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Seismic moment, stress, and source dimensions for earthquakes in the California-Nevada region

Wyss, Max and Brune, James N. (1968) Seismic moment, stress, and source dimensions for earthquakes in the California-Nevada region. Journal of Geophysical Research, 73 (14). pp. 4681-4694. ISSN 0148-0227. doi:10.1029/JB073i014p04681.

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The source mechanism of earthquakes in the California‐Nevada region was studied using surface wave analyses, surface displacement observations in the source region, magnitude determinations, and accurate epicenter locations. Fourier analyses of surface waves from thirteen earthquakes in the Parkfield region have yielded the following relationship between seismic moment, M_0 and Richter magnitude, M_L: log M_0 = 1.4 M_L + 17.0, where 3 < M_L < 6. The following relation between the surface wave envelope parameter AR and seismic moment was obtained: log M_0 = log AR_(300) + 20.1. This relation was used to estimate the seismic moment of 259 additional earthquakes in the western United States. The combined data yield the following relationship between moment and local magnitude: log M_0 = 1.7 M_L + 15.1, where 3 < ML < 6. These data together with the Gutenberg‐Richter energy‐magnitude formula suggest that the average stress multiplied by the seismic efficiency is about 7 bars for small earthquakes at Parkfield and in the Imperial Valley, about 30 bars for small earthquakes near Wheeler Ridge on the White Wolf fault, and over 100 bars for small earthquakes in the Arizona‐Nevada and Laguna Salada (Baja California) regions. Field observations of displacement associated with eight Parkfield shocks, along with estimates of fault area, indicate that fault dimensions similar to the values found earlier for the Imperial earthquake are the rule rather than the exception for small earthquakes along the San Andreas fault. Stress drops appear to be about 10% of the average stress multiplied by the seismic efficiency. The revised curve for the moment versus magnitude further emphasizes that small earthquakes are not important in strain release and indicate that the zone of shear may be about 6 km in vertical extent for the Imperial Valley and even less for oceanic transform faults.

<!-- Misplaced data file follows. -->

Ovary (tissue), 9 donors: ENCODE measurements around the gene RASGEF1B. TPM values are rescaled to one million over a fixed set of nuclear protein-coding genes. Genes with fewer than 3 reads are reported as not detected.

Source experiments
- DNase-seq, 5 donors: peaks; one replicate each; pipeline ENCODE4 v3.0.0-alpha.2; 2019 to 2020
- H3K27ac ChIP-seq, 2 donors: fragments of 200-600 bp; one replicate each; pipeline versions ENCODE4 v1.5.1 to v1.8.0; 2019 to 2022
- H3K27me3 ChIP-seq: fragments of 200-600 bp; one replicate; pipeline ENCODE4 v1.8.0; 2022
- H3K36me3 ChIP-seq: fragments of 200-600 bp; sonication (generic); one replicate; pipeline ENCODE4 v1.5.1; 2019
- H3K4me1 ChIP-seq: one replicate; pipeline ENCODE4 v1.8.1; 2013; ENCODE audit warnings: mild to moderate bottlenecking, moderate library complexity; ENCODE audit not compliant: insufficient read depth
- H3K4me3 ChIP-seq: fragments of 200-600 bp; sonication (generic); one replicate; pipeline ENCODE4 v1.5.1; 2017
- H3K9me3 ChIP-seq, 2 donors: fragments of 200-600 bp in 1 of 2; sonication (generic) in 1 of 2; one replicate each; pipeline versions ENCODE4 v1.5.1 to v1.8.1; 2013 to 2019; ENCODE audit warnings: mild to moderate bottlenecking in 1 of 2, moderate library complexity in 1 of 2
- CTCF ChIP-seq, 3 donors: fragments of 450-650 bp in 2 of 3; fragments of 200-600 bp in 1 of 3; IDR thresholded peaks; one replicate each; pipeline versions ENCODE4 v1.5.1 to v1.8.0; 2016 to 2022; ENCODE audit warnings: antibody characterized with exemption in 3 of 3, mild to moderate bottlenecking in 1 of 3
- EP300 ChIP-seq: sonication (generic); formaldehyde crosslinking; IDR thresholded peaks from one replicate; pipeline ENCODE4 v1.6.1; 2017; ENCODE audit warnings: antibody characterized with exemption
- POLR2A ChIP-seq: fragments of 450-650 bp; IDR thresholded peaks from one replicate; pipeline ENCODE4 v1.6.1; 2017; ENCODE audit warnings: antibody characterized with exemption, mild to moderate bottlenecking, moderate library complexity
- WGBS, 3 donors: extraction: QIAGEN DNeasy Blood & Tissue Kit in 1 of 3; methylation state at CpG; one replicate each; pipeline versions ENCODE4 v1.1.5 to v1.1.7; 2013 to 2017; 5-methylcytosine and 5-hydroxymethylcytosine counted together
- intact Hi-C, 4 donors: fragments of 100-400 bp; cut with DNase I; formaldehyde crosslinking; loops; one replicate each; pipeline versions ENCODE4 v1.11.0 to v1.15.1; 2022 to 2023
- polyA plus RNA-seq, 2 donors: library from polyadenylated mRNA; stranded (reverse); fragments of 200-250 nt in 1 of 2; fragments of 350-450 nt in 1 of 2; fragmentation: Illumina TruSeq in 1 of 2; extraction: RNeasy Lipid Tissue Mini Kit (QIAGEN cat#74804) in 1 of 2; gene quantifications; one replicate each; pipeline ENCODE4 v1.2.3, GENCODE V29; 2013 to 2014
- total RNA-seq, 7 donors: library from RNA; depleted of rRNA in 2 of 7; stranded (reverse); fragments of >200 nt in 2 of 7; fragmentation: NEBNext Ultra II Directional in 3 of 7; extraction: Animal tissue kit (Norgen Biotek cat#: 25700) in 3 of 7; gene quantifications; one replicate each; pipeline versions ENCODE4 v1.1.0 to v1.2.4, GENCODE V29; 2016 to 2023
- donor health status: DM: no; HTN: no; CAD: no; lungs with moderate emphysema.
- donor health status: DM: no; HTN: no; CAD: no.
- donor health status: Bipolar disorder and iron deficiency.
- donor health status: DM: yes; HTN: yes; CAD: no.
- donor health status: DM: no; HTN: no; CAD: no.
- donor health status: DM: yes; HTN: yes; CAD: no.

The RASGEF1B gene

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Additional Information:© 1968 by the American Geophysical Union. Received January 25, 1968; revised March 18, 1968. We wish to thank Dr. C.R. Allen, who kindly read the manuscript. Special thanks are given to Mrs. Barbara Sloan and Mr. Laszlo Lenches who helped to prepare the manuscript. This research was supported by National Science Foundation grant GA 1087 and the Air Force Office of Scientific Research, Office of Aerospace Research, United States Air Force, under AFOSR contract AF-49(638)-1337. Contribution 1513, Division of Geological Sciences, California Institute of Technology, Pasadena, California.
Group:Seismological Laboratory
Funding AgencyGrant Number
NSFGA 1087
Air Force Office of Scientific Research (AFOSR)AF-49(638)-1337
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Caltech Division of Geological Sciences1513
Issue or Number:14
Record Number:CaltechAUTHORS:20190918-073551603
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Official Citation:Wyss, M., and Brune, J. N. (1968), Seismic moment, stress, and source dimensions for earthquakes in the California‐Nevada region, J. Geophys. Res., 73(14), 4681–4694, doi:10.1029/JB073i014p04681
Usage Policy:No commercial reproduction, distribution, display or performance rights in this work are provided.
ID Code:98706
Deposited By: Tony Diaz
Deposited On:18 Sep 2019 17:09
Last Modified:16 Nov 2021 17:40

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